Over the past weekend you may have noticed a blur of flashing lights and rushing paramedics. You may have also been surprised by a group of screaming blood and vomit covered people attending a wedding party in the middle of Fanshawe.
No it was not a haunted house gone wrong but a simulation for some of fanshawe’s emergency response programs.
This year things were back to basics but that didn’t stop the organizers from layering realistic details in each of the scenarios that unwitting students were forced to respond to. Make up artists spared no expenses in creating ‘moulage’ for the event. What’s usually a vehicle bay in C building was turned into an impromptu dressing room for actors receiving gruesome fake injuries.
The practical reason behind this is to create the most shocking and realistic scenes for Fanshawe’s paramedic students.
The program is one of the best in the country and prepares would be paramedics for a oftentimes unnerving career. When we think of the special individuals dashing out the back of an ambulance at a car accident or scooping up people from broken scenes we don’t often question what kind of preparation it takes to get to this point.
Most young paramedics leave the profession after one to two years on the job. This is almost entirely due to overexposure to traumatic incidents and post traumatic stress. What the exercise hopes to do is prepare students for the worst case scenario, and hopefully what to do to protect yourself from permanent mental scars.
For evaporators and professors creating the scenes they pull on their own experience to develop different calls. Professors like Chris Slabon who have spent most of their adult lives working in the field they know the importance of being able to develop skills that allow you to focus on the call.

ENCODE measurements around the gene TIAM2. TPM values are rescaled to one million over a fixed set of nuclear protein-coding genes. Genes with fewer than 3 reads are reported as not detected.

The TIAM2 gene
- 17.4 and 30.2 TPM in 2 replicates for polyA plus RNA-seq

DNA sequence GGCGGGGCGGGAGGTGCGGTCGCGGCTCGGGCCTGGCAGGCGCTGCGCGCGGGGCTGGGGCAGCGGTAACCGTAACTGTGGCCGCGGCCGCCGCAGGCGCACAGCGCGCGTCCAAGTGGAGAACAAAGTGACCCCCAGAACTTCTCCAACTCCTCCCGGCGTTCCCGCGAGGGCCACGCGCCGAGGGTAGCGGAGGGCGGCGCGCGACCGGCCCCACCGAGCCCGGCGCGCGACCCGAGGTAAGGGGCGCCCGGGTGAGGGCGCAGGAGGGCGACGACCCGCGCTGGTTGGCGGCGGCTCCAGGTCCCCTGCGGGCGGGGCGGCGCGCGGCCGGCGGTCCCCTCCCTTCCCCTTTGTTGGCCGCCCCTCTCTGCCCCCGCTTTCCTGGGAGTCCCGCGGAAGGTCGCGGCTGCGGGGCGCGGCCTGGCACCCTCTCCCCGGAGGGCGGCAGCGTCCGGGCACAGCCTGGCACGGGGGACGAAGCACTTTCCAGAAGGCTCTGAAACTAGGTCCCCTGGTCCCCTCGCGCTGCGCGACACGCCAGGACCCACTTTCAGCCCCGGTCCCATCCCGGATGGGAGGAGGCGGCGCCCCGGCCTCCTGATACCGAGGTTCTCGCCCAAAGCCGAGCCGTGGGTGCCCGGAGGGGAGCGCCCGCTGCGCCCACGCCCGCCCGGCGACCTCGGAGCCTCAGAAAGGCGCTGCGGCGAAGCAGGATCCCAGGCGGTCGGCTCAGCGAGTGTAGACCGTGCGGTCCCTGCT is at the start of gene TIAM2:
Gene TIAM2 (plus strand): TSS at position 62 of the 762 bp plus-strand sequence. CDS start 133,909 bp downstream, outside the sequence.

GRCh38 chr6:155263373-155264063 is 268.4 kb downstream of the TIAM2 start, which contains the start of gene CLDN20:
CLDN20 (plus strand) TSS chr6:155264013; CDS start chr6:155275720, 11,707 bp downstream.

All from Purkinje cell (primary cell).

Alongside their regular education students are put on placement with local first responders here in London or the surrounding area.
But if things go to far or a call that a student is apart of gets out of control, students will be brought back in to debrief and undergo mental health checks to talk about what they may have experienced.
That’s what these exercises are all about.
Communication is king in the world of a first responder. Conveying as much information about a situation to the rest of the team your out with, not just increases the likelihood of a injured patients survival. This space creates an open space for paramedics to talk about some of the things they see on call.
An open space shannon a second year paramedic student says is created on day one. The sense of camaraderie in the group of students is the the first thing that strikes you about them. The constant how are you’s and what are you thinking is a striking quality that you rarely see in communications circles or even amongst a group of best friends.
These exercises put all of these aspects under the microscope. Although students aren’t being evaluated on every single scene they take into consideration their performance on each call. This was an important weekend for students hoping to apply their learning to real world situations but also a weekend of personal growth and reflection on the very serious career these young people will be undertaking.